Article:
What Can Realistically Be Done About Inequality?

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Lifting All Boats, Even This Little One?

An important opinion piece on the Inequality issue by Joseph Blasi ought to get more exposure, because it makes a good faith effort to propose something realistic that could be done about it.  How refreshing!   Blasi suggests we look at ways to help workers at the middle and bottom of the income/wealth distribution acquire (a lot) more capital, and receive more capital income, via forms of shared corporate ownership.

This is the type of approach Democrats don’t think about much.  And it has a “collectivist” tone for many Republicans, depending on how it’s couched.  But it’s not a bad idea, especially in comparison to the puny (e.g. minimum wage adjustments),  grandiose (e.g., “rethinking free trade”), or delusional (e.g. repealing state “right to work” laws) ideas.  Most of  of the grandiose ideas,  not surprisingly, lack detail.

The famed Microsoft employee stock options (in addition to good salaries) is a leading example of what Blasi is talking about.  Microsoft Millionaires got that way not by inching up the career ladder at the company, or climbing the steps in the personnel department’s salary schedule, but by cashing in their stock options.  That’s not a realistic possibility for all companies and workers, and the Microsoft model doesn’t immediately translate to a medium sized restaurant establishment, but there is a lot more room for this sort of approach in the U.S. economy, enough to make a real dent in the income and wealth distribution.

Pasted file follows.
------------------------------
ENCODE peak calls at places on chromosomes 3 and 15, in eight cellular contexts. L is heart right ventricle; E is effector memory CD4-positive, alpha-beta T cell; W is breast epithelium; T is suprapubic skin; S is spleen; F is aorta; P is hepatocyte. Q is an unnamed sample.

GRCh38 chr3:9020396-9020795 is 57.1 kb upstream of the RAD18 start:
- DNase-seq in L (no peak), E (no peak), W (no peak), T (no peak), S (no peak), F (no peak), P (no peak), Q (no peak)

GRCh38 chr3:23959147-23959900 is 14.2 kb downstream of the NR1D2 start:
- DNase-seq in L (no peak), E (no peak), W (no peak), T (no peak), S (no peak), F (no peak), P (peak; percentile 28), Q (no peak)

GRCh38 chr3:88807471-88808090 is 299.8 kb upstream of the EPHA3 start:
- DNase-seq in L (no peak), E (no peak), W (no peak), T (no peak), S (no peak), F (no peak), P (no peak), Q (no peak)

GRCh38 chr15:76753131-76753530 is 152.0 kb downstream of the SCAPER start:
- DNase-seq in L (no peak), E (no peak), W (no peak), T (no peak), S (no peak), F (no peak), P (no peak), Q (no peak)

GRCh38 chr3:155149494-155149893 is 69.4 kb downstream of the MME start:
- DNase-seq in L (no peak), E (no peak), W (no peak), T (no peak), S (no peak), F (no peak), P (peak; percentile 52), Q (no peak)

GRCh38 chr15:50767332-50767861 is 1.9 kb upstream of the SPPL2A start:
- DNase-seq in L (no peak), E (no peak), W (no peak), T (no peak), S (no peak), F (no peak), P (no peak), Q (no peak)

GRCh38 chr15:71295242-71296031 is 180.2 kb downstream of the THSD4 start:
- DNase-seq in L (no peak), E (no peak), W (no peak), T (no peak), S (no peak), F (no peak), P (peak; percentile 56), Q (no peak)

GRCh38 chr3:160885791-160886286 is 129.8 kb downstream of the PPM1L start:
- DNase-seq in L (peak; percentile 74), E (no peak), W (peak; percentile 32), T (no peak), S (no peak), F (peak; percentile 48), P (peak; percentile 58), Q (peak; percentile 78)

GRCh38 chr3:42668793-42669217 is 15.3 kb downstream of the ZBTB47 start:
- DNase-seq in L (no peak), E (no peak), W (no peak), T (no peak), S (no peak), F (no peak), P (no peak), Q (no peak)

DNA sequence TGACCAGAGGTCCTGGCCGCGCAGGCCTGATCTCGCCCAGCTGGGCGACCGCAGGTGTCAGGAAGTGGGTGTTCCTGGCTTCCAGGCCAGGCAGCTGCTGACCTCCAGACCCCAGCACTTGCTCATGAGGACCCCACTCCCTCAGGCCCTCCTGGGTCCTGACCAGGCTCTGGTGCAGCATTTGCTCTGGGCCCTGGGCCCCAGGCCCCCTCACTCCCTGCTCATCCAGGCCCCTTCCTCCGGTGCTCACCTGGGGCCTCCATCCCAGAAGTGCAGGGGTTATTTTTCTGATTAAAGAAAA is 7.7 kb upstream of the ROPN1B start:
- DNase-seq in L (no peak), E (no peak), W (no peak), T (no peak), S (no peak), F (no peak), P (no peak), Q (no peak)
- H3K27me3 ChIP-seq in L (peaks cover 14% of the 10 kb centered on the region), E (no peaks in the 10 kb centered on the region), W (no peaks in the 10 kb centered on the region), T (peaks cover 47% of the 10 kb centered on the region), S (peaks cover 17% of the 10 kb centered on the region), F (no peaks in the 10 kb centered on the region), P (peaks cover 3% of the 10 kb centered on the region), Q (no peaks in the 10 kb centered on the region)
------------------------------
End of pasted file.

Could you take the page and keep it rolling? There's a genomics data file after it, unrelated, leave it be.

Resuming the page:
Ownership sharing, with a reasonable apportionment of risk, has a lot more potential to move the needle than tweaks to the minimum wage. It has a much less catastrophic downside than “targeted protectionism.”  And it’s just a wee bit more pragmatic than constitutional amendments to overturn (anti union) “right to work” laws in the states, or restoring marginal tax rates to pre 1970s levels.

It’s also more realistic than Thomas Picketty’s international tax on wealth, while (in effect) accepting his theory that capitalism tends to produce gross inequalities over time because capital (right now owned by the few) reproduces itself much faster than ordinary income.  This is not to say, that disparities can’t get so great, with devastating effects on the overall economy, that more radical ideas won’t ever be palatable.

The “free market” on its own isn’t likely to deliver more sharing of profits and stock with workers. It would require, as Blasi says, “restructuring the tax code in ways that encourage a broader range of companies to embrace low-risk profit-sharing and employee ownership programs, perhaps even making such programs a condition for receiving federal corporate tax deductions.”  It’s hardly a slam dunk that liberals and conservatives could come together on this with just a little negotiation; but it’s a lot more likely than a consensus around wage regulation, higher taxes on the rich, or demolishing “free trade.” .

Employee ownership is not a panacea and can be bad for workers, depending on how its done.  Microsoft offered stock options to employees in addition to high salaries. Many companies offer them in lieu of good wages; especially start-ups, which can’t afford (or won’t risk) paying high salaries. Since start-ups also have high failure rates, workers may spend a some years at barely above minimum wage, and are then left holding worthless stock when the company tanks.

Another caution: I am aware that the last time liberals and conservatives collaborated to create an “ownership society,” we wound up with horribly bad home loans, an abundance of junk level securitized mortgages, and the worst U.S. financial sector collapse since the Panic of 1873.  Always nice to end on a high note.

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9 thoughts on “What Can Realistically Be Done About Inequality?

  1. Kurt

    That’s a nice step.
    >
    We dug the economic inequality hole one-step-at-a-time [since circa 1979], and we could dig our way out one-step-at-a-time. Or by revolution. Either way — step-by-step or revolution — there needs to be a framework-shift in America’s representative democracy; i.e. we need to get money out of elections so that we have a chance at getting candidates who are representing people, not money.